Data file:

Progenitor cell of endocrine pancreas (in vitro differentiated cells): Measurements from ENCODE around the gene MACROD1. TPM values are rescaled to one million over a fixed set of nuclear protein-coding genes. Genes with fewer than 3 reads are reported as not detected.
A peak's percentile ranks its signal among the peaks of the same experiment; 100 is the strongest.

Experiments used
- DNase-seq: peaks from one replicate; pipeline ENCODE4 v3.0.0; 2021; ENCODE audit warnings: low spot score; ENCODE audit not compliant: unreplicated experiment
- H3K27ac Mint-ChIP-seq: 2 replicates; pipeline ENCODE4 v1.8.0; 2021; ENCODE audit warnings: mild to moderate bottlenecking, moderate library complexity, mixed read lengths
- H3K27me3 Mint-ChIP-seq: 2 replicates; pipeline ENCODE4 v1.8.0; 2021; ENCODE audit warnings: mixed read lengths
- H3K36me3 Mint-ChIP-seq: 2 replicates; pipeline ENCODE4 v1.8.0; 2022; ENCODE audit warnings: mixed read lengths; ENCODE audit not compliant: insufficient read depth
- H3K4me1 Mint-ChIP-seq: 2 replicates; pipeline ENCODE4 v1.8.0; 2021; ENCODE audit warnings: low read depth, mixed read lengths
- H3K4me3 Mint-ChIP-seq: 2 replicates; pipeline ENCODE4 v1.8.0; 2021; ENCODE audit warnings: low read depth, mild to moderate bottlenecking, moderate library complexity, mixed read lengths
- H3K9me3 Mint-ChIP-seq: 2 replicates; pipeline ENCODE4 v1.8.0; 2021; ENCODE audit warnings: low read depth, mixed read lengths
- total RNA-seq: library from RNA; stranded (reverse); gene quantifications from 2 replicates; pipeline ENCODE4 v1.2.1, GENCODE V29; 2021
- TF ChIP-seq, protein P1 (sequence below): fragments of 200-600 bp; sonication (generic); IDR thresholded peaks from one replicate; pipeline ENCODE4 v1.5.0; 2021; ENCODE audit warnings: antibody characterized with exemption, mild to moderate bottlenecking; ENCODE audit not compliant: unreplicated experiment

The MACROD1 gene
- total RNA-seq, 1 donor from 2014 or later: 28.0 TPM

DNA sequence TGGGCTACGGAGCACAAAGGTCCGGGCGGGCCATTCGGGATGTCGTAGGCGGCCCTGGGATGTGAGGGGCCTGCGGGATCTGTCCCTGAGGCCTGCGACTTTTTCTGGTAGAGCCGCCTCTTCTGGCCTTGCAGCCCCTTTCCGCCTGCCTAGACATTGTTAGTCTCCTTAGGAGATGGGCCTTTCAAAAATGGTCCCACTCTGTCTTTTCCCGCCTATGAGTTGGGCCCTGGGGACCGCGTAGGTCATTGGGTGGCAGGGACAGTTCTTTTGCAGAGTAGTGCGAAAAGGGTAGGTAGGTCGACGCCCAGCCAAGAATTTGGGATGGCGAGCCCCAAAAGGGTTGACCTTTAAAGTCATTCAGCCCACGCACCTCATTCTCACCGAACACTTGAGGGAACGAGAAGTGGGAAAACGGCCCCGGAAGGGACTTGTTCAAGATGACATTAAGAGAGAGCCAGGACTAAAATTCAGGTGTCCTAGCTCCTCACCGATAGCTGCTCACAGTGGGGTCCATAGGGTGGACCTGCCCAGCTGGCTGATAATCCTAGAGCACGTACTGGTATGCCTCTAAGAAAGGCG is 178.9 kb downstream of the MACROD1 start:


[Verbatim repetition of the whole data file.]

Progenitor cell of endocrine pancreas (in vitro differentiated cells): Measurements from ENCODE around the gene MACROD1. TPM values are rescaled to one million over a fixed set of nuclear protein-coding genes. Genes with fewer than 3 reads are reported as not detected.
A peak's percentile ranks its signal among the peaks of the same experiment; 100 is the strongest.

Experiments used
- DNase-seq: peaks from one replicate; pipeline ENCODE4 v3.0.0; 2021; ENCODE audit warnings: low spot score; ENCODE audit not compliant: unreplicated experiment
- H3K27ac Mint-ChIP-seq: 2 replicates; pipeline ENCODE4 v1.8.0; 2021; ENCODE audit warnings: mild to moderate bottlenecking, moderate library complexity, mixed read lengths
- H3K27me3 Mint-ChIP-seq: 2 replicates; pipeline ENCODE4 v1.8.0; 2021; ENCODE audit warnings: mixed read lengths
- H3K36me3 Mint-ChIP-seq: 2 replicates; pipeline ENCODE4 v1.8.0; 2022; ENCODE audit warnings: mixed read lengths; ENCODE audit not compliant: insufficient read depth
- H3K4me1 Mint-ChIP-seq: 2 replicates; pipeline ENCODE4 v1.8.0; 2021; ENCODE audit warnings: low read depth, mixed read lengths
- H3K4me3 Mint-ChIP-seq: 2 replicates; pipeline ENCODE4 v1.8.0; 2021; ENCODE audit warnings: low read depth, mild to moderate bottlenecking, moderate library complexity, mixed read lengths
- H3K9me3 Mint-ChIP-seq: 2 replicates; pipeline ENCODE4 v1.8.0; 2021; ENCODE audit warnings: low read depth, mixed read lengths
- total RNA-seq: library from RNA; stranded (reverse); gene quantifications from 2 replicates; pipeline ENCODE4 v1.2.1, GENCODE V29; 2021
- TF ChIP-seq, protein P1 (sequence below): fragments of 200-600 bp; sonication (generic); IDR thresholded peaks from one replicate; pipeline ENCODE4 v1.5.0; 2021; ENCODE audit warnings: antibody characterized with exemption, mild to moderate bottlenecking; ENCODE audit not compliant: unreplicated experiment

The MACROD1 gene
- total RNA-seq, 1 donor from 2014 or later: 28.0 TPM

DNA sequence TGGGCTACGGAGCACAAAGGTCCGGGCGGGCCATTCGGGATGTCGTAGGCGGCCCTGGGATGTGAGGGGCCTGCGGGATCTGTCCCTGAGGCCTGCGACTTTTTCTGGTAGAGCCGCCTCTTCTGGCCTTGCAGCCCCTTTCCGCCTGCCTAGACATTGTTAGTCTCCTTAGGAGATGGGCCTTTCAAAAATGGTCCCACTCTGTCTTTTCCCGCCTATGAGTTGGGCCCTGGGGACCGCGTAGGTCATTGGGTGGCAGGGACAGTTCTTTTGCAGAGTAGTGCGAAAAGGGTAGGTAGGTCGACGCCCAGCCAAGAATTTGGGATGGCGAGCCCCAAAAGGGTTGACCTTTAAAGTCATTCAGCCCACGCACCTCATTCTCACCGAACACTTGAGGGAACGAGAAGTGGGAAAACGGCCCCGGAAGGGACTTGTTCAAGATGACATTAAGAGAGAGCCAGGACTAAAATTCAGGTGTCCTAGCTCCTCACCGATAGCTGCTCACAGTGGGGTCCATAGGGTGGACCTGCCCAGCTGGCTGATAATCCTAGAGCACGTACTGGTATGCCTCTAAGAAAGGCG is 178.9 kb downstream of the MACROD1 start: